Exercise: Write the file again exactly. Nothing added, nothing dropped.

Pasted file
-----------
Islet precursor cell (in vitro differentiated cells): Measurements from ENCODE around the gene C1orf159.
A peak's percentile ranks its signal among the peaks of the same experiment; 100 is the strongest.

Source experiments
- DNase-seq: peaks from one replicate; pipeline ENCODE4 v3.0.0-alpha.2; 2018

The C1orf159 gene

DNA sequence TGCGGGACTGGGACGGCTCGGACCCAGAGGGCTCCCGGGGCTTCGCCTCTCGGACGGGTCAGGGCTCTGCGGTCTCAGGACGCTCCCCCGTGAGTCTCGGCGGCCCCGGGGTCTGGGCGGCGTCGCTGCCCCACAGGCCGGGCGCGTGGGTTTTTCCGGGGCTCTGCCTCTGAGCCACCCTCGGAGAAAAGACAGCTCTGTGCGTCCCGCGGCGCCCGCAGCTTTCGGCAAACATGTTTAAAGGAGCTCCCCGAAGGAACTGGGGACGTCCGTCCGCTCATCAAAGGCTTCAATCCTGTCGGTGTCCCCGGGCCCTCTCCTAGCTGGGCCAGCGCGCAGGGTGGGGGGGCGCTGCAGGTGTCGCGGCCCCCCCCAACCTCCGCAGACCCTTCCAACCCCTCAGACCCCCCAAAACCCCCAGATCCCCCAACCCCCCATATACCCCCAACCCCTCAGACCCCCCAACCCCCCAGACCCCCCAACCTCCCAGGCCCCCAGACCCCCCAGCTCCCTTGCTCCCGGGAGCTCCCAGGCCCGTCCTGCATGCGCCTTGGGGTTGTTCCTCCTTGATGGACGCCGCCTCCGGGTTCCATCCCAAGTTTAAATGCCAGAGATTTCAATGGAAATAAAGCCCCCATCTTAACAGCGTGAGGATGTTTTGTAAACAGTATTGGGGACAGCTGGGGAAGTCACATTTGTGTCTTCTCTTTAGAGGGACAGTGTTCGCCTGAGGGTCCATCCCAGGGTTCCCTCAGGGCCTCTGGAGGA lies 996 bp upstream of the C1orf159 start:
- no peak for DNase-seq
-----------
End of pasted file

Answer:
Islet precursor cell (in vitro differentiated cells): Measurements from ENCODE around the gene C1orf159.
A peak's percentile ranks its signal among the peaks of the same experiment; 100 is the strongest.

Source experiments
- DNase-seq: peaks from one replicate; pipeline ENCODE4 v3.0.0-alpha.2; 2018

The C1orf159 gene

DNA sequence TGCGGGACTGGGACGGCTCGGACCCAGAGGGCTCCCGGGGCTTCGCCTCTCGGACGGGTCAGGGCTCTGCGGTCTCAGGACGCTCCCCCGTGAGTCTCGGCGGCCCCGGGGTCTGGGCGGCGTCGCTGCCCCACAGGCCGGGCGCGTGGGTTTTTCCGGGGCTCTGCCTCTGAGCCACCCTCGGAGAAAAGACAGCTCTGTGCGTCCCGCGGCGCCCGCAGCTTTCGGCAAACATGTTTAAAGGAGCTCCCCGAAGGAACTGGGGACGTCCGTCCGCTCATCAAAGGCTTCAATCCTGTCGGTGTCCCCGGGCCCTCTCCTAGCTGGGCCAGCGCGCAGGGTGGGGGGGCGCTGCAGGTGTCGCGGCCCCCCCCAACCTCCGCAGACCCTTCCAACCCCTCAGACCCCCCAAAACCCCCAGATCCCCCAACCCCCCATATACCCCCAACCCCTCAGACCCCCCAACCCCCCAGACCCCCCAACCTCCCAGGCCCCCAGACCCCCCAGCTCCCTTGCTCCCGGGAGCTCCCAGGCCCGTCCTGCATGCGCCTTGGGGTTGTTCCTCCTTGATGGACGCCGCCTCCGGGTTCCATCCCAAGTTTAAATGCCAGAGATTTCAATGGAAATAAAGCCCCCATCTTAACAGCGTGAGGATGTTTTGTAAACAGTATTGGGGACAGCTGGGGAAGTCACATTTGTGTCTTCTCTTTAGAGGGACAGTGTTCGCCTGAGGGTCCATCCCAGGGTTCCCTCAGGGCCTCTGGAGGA lies 996 bp upstream of the C1orf159 start:
- no peak for DNase-seq